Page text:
Books 2011: 184-190
184. Susan R. Matthews, Angel of Destruction
One of the books in Matthews' Jurisdiction universe that does not focus on Andrej Kosciusko. Instead, this book focuses on Bench specialist Garol Vogel and his attempt to preserve the amnesty offered to the Langsarik pirates despite all the many pressures against him, and them. An excellent book.
185. Elizabeth C. Bunce, Liar's Moon
YA. Second book about Digger, sixteen-year-old sneakthief and forger. In this outing, she's pressured into trying to save a nobleman from the block - Lord Durrel Decath is accused to murdering his wife, and not even his own family seem to be able to help. Excellent book, pacey and tight, whose protagonist has a sense of humour. Can stand alone reasonably well, but small cliffhanger at the very, very last page. Otherwise, entirely excellent.
186. Delia Sherman, The Freedom Maze
I have britmandelo
's review at Tor.com to thank for getting me to go out in search of this book. And I do thank her extremely, because The Freedom Maze
is one of the best books I have read all year - well up in the top ten, second only after Range of Ghosts
Sophie Fairchild is sent back in time from the 1950s to the antebellum south of her family's plantation, where she is taken for a slave bastard and set to work for her ancestors. "A fascinating rendition of the archetypal Hero's Journey, complete with the part at the end where the hero returns home with new knowledge that renders them out of joint," fadethecat
called it when I mentioned having read it, and I have to agree. It's a very domestic bildungsroman - leahbobet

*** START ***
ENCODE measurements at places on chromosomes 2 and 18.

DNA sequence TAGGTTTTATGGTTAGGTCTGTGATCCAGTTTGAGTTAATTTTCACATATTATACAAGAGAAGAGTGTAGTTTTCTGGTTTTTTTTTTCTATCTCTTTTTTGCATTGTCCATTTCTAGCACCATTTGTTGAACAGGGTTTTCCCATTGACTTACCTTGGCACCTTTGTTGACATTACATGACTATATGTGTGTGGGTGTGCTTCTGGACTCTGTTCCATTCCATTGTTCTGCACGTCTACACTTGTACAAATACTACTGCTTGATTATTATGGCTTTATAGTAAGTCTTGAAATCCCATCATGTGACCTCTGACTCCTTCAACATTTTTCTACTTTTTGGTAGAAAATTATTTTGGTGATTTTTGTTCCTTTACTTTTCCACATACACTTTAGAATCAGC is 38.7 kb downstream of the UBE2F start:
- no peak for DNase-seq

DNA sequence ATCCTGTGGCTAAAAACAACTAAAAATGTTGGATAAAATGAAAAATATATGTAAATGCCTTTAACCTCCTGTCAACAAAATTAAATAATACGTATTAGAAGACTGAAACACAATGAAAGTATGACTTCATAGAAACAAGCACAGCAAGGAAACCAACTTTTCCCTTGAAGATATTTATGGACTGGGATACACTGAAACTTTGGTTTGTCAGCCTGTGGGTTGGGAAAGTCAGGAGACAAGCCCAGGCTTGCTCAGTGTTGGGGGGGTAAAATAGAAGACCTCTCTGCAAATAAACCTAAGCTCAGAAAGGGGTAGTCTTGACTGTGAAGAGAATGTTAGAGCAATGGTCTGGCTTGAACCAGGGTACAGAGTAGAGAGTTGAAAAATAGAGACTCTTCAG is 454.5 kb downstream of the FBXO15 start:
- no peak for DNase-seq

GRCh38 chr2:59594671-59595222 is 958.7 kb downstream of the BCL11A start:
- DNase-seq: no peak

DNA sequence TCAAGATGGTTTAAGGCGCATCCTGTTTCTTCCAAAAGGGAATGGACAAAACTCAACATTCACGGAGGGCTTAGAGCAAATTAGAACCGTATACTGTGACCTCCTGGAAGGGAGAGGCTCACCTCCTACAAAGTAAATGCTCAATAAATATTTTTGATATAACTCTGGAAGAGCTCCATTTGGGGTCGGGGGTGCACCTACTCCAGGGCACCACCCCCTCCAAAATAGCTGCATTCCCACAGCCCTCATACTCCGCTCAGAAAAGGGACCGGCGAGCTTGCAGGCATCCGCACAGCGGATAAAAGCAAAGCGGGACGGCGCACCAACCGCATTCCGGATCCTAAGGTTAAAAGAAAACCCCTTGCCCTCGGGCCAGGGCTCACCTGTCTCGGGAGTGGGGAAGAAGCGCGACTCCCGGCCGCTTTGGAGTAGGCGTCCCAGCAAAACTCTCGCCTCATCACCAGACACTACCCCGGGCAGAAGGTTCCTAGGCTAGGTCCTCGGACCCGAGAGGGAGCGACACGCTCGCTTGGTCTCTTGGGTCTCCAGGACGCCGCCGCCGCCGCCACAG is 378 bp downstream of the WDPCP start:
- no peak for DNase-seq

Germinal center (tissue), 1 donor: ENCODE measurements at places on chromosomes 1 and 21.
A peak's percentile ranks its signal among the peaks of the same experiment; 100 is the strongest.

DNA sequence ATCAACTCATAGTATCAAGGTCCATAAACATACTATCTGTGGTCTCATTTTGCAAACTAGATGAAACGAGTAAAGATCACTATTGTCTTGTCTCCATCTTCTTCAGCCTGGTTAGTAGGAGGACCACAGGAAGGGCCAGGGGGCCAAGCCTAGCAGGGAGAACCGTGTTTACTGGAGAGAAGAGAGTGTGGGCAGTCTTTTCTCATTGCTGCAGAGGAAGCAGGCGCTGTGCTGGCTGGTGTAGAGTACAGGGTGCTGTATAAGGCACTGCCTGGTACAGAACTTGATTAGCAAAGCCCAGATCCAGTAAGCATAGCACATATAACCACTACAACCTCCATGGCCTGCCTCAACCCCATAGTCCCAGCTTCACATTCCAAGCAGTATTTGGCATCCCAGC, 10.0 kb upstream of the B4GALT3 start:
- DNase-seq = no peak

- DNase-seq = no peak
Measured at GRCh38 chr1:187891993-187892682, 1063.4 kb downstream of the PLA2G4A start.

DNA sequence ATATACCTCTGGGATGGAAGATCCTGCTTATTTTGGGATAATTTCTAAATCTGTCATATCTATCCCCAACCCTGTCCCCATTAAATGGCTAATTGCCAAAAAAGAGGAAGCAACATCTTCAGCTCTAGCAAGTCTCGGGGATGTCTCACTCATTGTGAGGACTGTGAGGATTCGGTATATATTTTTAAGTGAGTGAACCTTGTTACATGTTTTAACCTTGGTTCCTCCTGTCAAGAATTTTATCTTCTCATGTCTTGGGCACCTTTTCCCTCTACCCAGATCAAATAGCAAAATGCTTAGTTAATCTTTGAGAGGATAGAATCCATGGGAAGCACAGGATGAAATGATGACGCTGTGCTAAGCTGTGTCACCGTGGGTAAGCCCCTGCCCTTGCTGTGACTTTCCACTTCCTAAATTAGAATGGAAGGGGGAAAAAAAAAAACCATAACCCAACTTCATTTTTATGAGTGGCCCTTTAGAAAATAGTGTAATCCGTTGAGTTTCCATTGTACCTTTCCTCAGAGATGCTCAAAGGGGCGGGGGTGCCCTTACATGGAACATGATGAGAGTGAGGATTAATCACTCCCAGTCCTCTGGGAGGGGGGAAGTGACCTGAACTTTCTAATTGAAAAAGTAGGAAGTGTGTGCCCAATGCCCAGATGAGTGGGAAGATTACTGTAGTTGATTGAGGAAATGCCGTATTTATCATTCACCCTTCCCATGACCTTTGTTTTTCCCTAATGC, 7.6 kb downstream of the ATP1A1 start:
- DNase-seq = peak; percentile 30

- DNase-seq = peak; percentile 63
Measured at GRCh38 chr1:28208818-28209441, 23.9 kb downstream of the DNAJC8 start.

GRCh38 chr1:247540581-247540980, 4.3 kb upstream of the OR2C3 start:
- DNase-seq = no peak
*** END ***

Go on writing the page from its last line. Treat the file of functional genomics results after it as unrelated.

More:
, I think you might like it - not domestic in any perjorative sense, or meaning tame
, but quiet and contained, and doing much by implication.
It's a perfectly decent YA time travel novel - very good, even excellent, but not especially
outstanding - until the last few chapters. Sophie's return to the 1950s, where she is once more seen
as white, when she has spent the last months seeing herself as a black person - indeed, a black slave - who can pass for white. She doesn't really think of herself as white anymore. And how Sherman puts that across is masterful, in Sophie's new wariness with her aunt, and in how she thinks.
"There was no arguing with a Fairchild. Not even a nice one."
The closing chapters raise the book to fresh levels of brilliance. It is excellent. Go forth and read it now.nonfiction
187. Greek Fiction: Callirhoe, Daphnis and Chloe, Letters of Chion
. Penguin Classics, London and New York, 2011. Translated by Rosanna Omitowoju, Phiroze Vasunia, and John Penwill. Edited by Helen Morales.
A collection of three of the early Greek novels, dating from the Second Sophistic. Approximately. The first is a travelogue/romance, the second a pastoral romance, and the third, a series of letters, once thought forgeries and now believed to be intended as fiction from the outset, in which Chion, pupil of Plato, writes of his growning conviction to do something about the tyrant in his home city.